Pilot Study of the Effects of Service Dogs on Mental Health and Wellness in War Veterans with PTSD and/or TBI
Marguerite E. O'Haire, PhD
Post-traumatic stress disorder (PTSD) is a prevalent and debilitating disorder that affects up to 31% of military veterans. It drastically impairs mental health and wellness. Veterans with traumatic brain injury (TBI) often experience PTSD and the optimal means of managing TBI is to treat stress symptoms. However, existing PTSD treatments have limited effectiveness and high drop-out rates. One promising treatment alternative is a service dog. Yet despite their positive reputation in the popular press and anecdotal accounts of their efficacy, there are no published, peer-reviewed, empirical studies on their effectiveness for this population.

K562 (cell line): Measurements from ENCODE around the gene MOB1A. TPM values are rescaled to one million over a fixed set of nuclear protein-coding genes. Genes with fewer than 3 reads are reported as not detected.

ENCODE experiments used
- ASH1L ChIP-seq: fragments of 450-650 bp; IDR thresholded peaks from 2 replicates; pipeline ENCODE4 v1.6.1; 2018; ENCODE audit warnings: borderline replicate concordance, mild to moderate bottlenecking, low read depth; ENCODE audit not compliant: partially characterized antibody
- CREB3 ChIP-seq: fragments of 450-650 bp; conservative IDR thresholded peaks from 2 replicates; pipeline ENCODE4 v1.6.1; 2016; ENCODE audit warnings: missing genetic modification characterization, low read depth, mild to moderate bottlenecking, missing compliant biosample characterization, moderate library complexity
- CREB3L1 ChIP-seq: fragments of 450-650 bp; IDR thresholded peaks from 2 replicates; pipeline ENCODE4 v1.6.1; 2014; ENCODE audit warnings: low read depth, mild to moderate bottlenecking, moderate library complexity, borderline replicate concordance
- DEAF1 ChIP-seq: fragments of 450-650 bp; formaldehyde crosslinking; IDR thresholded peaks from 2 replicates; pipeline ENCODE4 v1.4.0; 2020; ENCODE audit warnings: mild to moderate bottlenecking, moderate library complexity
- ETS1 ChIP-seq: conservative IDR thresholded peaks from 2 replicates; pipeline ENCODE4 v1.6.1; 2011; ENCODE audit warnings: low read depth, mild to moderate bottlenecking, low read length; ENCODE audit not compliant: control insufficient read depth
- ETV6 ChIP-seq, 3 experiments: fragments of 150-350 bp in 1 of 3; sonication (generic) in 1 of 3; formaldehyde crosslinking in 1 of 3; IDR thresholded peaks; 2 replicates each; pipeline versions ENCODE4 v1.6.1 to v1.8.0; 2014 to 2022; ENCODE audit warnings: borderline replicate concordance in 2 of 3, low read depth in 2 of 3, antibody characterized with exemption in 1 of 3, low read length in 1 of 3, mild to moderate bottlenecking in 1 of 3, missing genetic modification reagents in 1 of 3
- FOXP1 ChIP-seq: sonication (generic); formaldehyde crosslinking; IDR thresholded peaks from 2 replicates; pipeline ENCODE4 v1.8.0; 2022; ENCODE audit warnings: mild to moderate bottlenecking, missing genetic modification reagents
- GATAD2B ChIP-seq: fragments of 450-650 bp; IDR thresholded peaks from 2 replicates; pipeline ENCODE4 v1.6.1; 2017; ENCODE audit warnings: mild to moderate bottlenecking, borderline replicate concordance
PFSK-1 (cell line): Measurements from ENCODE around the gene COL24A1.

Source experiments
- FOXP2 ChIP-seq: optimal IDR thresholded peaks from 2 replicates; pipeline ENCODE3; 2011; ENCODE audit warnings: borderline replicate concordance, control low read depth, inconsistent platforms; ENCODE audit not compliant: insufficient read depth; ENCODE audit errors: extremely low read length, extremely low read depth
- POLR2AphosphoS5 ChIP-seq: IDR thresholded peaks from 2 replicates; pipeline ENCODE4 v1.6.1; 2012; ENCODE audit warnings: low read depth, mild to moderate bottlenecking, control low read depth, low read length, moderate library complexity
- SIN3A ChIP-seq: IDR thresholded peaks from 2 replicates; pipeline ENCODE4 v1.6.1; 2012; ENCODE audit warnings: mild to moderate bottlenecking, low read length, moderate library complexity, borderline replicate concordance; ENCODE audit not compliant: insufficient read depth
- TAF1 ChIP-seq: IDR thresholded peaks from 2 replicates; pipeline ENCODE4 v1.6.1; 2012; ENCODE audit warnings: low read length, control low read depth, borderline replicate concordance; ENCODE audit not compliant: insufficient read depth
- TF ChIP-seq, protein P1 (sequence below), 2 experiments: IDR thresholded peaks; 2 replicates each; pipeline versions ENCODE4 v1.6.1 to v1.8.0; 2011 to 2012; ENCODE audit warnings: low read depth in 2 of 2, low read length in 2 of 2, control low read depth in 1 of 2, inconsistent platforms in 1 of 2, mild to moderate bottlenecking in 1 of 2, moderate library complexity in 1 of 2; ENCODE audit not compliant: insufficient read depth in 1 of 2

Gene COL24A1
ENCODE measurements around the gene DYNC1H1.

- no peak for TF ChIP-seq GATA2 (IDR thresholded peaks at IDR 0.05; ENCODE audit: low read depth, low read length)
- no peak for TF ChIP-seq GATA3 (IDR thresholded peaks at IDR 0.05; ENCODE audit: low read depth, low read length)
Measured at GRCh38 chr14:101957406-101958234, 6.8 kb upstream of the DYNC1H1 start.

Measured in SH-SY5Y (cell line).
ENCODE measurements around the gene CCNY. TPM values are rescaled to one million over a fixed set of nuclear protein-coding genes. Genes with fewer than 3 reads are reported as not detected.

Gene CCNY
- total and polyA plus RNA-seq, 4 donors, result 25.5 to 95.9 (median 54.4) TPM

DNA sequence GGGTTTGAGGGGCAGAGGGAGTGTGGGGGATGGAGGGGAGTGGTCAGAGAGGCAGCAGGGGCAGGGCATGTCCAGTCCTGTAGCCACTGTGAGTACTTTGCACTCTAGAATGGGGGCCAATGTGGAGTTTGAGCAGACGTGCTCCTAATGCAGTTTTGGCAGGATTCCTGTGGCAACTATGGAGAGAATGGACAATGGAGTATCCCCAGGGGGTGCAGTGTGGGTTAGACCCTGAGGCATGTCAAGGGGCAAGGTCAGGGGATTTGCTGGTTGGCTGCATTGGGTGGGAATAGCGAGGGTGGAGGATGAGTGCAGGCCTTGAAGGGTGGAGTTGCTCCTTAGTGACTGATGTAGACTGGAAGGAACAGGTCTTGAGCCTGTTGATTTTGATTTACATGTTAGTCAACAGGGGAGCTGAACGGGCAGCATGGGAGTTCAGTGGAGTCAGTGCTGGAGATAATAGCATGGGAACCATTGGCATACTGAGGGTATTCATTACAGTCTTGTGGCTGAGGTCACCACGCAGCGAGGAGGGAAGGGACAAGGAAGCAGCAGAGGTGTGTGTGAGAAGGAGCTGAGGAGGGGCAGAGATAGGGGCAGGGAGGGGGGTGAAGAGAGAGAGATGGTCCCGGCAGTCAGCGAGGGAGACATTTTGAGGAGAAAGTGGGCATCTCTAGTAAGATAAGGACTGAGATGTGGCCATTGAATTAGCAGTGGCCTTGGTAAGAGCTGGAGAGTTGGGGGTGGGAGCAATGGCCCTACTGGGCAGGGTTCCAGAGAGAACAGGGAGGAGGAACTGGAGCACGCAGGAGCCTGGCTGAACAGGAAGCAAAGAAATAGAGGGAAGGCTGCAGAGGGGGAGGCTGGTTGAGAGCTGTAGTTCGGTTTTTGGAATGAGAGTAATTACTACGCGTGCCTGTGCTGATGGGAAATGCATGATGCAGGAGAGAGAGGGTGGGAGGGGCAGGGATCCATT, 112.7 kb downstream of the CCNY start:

To assess this hypothesis, we will evaluate three indicators of mental health and wellness across groups, including: Objective 1: Medical indicators (medication use and number of doctor visits), Objective 2: Physiological indicator (salivary cortisol awakening response), and Objective 3: Self-perception (standardized self-report instruments from other PTSD treatment research to assess quality of life, including anxiety, self-efficacy, suicidal thinking, and family reintegration).
Veterans with PTSD and/or TBI who have service dogs will show better mental health and wellness, compared to those receiving other treatment services, while on the waitlist for a service dog.